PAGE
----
The bourgeons even of ill matter, are profitable and good." /
Nature or natural Reason perswadeth that Dæmons are Sacred, and
that all things proceeding from God who is in himself good are beneficial;
and the very bloomings of ill Matter, or the forms dependant
upon Matter are such: also he calls Matter ill, not as to it's substance,
for how can the subtance be bad the bloomings whereof are beneficial
and good? but for that it is ranked last among the substance;
and is the least participant of good, which littlenesse of good is
here exprest by the Word ill: now the Oracle meanes that if the
bloomings of ill matter viz. of the last of substances are good, much
more are the Dæmons such, who are in an excellent Rank as partaking
of rational Nature and being not mixed with mortal Nature.
"The furies are Stranglers of Men." /
The furies or the Vindictive Dæmons clasp Men close, or restain
and drive them from Vice and excite them to Vertue.
"Let the immortal depth of the soul be prædominan; but all thy Eyes
Extend quite upward" /
Let the divine depth of thy Soul governe, and lift thou all thy
Eyes or all thy knowing faculties Upward.
"O Man, the machine of boldest Nature" /
He calls Man the Machine of boldest Nature, because he attempts
"If thou speak often to me, thou shalt see absolutely that which is spoken;
For there neither appears the cælestial concave bulk; 
Nor do the Stars shine: the light of the Moon is covered,
The Earth stands not still, but all things appear Thunder." /
The Oracle speaks as from God to an initiated Person, If thou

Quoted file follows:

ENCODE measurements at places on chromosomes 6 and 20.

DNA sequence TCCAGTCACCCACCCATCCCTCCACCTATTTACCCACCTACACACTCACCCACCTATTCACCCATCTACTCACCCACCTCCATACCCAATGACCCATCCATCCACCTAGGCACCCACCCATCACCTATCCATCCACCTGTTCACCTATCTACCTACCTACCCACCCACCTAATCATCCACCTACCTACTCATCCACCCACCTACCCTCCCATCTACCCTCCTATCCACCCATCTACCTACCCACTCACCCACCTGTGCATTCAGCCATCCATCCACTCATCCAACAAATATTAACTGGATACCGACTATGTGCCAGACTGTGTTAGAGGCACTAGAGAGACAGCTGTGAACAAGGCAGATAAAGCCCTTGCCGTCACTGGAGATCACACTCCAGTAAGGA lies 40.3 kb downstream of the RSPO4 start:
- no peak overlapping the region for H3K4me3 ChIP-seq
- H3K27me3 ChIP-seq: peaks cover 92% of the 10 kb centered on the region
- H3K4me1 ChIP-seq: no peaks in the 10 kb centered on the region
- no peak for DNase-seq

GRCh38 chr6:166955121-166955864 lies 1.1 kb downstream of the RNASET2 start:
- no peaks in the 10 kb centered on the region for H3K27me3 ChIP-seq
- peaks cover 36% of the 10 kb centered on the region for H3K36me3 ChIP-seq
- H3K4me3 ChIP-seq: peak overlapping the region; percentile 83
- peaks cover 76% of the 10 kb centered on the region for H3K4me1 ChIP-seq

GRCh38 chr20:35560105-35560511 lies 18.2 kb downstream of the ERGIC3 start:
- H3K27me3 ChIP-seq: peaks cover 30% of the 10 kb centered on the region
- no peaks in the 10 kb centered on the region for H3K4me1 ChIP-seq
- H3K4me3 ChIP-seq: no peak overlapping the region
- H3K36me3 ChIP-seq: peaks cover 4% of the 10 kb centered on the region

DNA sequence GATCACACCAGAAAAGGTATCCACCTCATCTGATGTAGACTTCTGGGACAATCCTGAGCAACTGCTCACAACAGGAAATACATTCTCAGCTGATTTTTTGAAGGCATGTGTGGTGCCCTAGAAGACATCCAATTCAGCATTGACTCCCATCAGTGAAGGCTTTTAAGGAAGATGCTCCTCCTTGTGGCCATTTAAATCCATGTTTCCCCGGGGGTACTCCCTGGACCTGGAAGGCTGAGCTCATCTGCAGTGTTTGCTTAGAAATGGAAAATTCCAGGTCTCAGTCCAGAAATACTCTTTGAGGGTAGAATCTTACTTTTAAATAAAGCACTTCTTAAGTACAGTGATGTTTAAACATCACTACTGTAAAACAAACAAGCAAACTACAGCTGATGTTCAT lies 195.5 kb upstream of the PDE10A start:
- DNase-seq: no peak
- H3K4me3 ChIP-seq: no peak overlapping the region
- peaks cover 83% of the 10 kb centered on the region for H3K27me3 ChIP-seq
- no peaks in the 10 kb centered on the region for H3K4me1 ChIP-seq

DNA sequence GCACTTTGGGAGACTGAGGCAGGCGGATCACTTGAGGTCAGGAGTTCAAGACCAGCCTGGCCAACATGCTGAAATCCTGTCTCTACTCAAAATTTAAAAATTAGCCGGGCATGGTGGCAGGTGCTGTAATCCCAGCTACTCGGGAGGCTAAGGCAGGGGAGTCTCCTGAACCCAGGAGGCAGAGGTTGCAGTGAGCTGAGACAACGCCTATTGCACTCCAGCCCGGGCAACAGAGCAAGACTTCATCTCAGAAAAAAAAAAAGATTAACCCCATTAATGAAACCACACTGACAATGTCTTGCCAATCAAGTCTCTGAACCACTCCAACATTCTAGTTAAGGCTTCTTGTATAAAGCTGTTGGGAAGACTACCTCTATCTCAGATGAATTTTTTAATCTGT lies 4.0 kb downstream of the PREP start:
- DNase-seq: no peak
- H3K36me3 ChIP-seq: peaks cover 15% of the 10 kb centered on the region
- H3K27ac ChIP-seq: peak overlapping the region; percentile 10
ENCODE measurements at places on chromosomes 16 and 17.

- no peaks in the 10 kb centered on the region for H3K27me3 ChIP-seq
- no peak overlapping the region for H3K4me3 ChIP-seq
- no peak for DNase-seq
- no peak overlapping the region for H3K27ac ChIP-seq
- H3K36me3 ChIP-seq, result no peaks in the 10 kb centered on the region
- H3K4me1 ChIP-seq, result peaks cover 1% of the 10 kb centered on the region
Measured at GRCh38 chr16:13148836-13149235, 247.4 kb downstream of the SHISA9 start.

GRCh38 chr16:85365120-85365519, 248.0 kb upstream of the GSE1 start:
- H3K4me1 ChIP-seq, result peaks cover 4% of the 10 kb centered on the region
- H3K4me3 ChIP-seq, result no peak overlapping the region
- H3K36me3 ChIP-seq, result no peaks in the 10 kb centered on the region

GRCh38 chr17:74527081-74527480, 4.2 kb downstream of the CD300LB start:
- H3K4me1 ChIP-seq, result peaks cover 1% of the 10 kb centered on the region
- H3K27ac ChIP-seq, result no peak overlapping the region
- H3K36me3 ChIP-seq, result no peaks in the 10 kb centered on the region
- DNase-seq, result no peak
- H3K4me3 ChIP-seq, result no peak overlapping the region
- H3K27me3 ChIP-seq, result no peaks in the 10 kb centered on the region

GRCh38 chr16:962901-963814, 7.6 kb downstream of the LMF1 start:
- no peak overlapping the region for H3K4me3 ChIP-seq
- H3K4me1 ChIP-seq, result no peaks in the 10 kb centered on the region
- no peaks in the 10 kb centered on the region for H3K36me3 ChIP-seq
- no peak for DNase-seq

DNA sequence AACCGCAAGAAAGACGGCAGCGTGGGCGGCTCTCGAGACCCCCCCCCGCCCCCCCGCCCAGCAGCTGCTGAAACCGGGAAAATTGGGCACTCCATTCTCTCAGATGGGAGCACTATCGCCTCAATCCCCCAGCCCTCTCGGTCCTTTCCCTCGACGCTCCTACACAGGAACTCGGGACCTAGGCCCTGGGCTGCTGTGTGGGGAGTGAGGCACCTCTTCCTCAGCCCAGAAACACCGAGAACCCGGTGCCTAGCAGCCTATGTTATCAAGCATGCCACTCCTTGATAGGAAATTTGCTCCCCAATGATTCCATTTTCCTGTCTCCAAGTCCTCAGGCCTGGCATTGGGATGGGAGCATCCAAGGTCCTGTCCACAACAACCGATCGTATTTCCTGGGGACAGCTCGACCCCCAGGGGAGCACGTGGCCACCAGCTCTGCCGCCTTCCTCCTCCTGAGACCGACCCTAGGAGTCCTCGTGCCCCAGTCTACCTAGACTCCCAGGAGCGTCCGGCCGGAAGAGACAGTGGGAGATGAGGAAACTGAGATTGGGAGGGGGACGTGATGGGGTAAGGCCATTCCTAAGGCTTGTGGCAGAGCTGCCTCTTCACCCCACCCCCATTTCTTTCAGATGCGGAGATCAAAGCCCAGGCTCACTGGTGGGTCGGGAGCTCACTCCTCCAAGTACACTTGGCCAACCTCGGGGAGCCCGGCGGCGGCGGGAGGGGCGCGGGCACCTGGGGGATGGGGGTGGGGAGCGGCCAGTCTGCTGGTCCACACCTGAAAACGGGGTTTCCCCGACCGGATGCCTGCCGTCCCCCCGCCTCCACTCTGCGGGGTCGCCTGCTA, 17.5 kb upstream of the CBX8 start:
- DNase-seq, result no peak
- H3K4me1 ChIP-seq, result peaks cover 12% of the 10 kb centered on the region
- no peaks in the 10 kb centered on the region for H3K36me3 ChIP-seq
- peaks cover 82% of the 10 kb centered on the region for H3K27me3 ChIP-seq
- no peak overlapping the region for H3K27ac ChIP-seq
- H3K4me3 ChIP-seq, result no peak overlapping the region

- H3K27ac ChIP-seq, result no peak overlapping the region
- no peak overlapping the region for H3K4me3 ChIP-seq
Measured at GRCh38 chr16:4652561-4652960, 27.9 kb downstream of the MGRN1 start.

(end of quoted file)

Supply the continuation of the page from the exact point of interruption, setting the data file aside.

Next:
often speak to me or call me, thou shalt see that which thou speakest,
viz. Me whom thou callest every where: for then thou shalt
perceive nothing but Thunder all about fire gliding up and down all
over the World.
"Call not on the self-conspicuous image of Nature." /
Seek not to behold the self-seeing Image of Nature, viz. of
the Nature of God, which is not visible to our Eyes: but those things
which appear to initiated Persons, as Thunder, Lightning, and
all else whatsoever, are only Symbols or Signes, not the Nature
"Every way to the unfashioned Soul stretch out the reins of fire." /
Draw unto thy selfe every way the reins of fire which appear
to thee when thou art sacrificing with a sincere Soul; viz. a
simple and not of various habits.
"When thou seest a sacred fire, without form,
Shining flashingly through the depths of the World
Hear the voice of Fire." /
When thou beholdest the divine fire voyd of figure brightly
gliding up and down the world and graciously smiling, listen to
this Voice as bringing a most perfect Prascence.
"The Paternal mind hath implanted Symbols in Souls." /
The Paternal Mind viz. the sedulous Maker of the Substance of the Soul, hath ingrafted Symbols or the Images of Intelligibles in Souls, by which every Soul possesseth in her self the reasons of beings.
"Learn the intelligible, for as much as it exists beyond thy Mind." /
Learn the Intelligible, because it exists beyond thy Mind, viz.
actually; for; though the Images of intellectual things are planted
in thee by the Maker of All, yet they are but potentially in thy
Soul; but it behooves thee to have actually the knowledge of the
"There is a certain Intelligible which it behooves thee to comprehend with the flower of thy Mind." /